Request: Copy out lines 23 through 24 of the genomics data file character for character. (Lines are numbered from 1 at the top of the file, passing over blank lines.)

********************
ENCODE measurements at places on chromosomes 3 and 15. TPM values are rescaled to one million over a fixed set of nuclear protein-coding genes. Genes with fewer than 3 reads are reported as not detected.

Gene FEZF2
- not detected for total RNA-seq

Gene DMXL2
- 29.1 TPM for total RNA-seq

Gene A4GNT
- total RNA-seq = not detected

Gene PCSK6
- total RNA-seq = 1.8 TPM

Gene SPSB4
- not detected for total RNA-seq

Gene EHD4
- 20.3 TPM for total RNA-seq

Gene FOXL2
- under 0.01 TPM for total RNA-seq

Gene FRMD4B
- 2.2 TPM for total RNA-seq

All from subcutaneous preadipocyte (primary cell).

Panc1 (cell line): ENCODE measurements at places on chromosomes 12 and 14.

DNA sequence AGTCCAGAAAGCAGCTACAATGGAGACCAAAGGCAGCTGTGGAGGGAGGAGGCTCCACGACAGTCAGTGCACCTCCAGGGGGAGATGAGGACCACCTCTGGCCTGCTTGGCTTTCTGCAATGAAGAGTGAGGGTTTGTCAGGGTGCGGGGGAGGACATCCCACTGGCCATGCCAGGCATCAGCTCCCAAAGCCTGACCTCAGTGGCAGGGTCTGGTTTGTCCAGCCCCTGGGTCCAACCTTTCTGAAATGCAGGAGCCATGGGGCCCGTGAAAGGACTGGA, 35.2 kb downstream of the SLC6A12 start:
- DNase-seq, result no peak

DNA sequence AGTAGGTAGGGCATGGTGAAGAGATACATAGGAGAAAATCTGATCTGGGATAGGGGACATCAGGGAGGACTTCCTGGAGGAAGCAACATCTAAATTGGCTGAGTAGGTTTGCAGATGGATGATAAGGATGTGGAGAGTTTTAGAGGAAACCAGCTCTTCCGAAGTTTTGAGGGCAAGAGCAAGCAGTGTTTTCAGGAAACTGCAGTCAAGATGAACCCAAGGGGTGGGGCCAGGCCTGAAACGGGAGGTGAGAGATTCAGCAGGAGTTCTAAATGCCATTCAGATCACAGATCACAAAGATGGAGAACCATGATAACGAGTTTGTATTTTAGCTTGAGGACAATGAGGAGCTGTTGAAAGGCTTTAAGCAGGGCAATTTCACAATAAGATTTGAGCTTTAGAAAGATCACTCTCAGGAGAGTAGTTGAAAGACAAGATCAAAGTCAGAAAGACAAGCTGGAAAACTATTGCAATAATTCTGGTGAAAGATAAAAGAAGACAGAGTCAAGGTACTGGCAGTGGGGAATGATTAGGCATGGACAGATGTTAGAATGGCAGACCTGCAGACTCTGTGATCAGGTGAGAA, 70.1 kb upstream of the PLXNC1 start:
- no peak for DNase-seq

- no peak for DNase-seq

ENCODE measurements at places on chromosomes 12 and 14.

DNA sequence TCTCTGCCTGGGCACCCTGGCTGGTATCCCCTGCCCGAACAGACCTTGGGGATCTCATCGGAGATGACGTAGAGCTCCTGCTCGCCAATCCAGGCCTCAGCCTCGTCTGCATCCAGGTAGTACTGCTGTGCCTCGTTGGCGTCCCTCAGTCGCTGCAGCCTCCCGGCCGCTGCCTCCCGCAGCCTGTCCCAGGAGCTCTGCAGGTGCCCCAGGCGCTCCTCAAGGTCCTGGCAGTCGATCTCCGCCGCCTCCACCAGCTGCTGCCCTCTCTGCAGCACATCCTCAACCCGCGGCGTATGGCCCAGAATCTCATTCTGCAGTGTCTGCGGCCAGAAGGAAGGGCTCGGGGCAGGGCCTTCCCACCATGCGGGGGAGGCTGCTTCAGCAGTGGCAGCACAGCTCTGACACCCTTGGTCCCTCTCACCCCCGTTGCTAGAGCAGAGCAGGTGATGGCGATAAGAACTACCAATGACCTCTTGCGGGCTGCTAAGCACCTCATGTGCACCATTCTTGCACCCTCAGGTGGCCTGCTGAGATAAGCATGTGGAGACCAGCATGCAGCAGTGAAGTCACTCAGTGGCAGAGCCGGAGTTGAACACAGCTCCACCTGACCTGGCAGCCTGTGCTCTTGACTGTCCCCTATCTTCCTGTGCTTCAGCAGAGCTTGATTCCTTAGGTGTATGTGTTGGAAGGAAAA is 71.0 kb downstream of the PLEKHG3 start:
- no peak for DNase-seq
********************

- no peak for DNase-seq

- no peak for DNase-seq